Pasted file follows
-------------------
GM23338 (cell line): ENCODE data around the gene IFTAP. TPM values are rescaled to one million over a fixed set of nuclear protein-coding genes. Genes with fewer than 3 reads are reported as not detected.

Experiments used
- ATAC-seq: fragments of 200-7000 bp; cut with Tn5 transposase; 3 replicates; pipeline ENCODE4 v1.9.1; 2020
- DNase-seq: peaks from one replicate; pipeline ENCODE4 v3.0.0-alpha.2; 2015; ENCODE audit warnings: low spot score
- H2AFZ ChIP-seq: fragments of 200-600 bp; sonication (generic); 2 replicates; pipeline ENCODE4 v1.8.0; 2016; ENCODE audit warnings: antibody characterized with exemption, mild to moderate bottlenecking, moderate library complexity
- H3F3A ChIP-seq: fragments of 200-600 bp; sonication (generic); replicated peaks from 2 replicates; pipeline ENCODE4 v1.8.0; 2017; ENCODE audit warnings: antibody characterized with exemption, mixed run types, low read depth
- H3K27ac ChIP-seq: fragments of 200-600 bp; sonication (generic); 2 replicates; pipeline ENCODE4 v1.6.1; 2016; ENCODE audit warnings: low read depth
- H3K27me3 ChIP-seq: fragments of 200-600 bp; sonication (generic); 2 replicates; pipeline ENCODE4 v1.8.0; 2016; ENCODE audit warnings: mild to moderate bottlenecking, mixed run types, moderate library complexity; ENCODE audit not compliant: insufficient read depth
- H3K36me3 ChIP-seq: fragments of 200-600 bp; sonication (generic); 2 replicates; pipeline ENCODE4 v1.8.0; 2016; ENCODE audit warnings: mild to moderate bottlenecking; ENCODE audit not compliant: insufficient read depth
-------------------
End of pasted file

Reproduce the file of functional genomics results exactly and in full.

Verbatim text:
GM23338 (cell line): ENCODE data around the gene IFTAP. TPM values are rescaled to one million over a fixed set of nuclear protein-coding genes. Genes with fewer than 3 reads are reported as not detected.

Experiments used
- ATAC-seq: fragments of 200-7000 bp; cut with Tn5 transposase; 3 replicates; pipeline ENCODE4 v1.9.1; 2020
- DNase-seq: peaks from one replicate; pipeline ENCODE4 v3.0.0-alpha.2; 2015; ENCODE audit warnings: low spot score
- H2AFZ ChIP-seq: fragments of 200-600 bp; sonication (generic); 2 replicates; pipeline ENCODE4 v1.8.0; 2016; ENCODE audit warnings: antibody characterized with exemption, mild to moderate bottlenecking, moderate library complexity
- H3F3A ChIP-seq: fragments of 200-600 bp; sonication (generic); replicated peaks from 2 replicates; pipeline ENCODE4 v1.8.0; 2017; ENCODE audit warnings: antibody characterized with exemption, mixed run types, low read depth
- H3K27ac ChIP-seq: fragments of 200-600 bp; sonication (generic); 2 replicates; pipeline ENCODE4 v1.6.1; 2016; ENCODE audit warnings: low read depth
- H3K27me3 ChIP-seq: fragments of 200-600 bp; sonication (generic); 2 replicates; pipeline ENCODE4 v1.8.0; 2016; ENCODE audit warnings: mild to moderate bottlenecking, mixed run types, moderate library complexity; ENCODE audit not compliant: insufficient read depth
- H3K36me3 ChIP-seq: fragments of 200-600 bp; sonication (generic); 2 replicates; pipeline ENCODE4 v1.8.0; 2016; ENCODE audit warnings: mild to moderate bottlenecking; ENCODE audit not compliant: insufficient read depth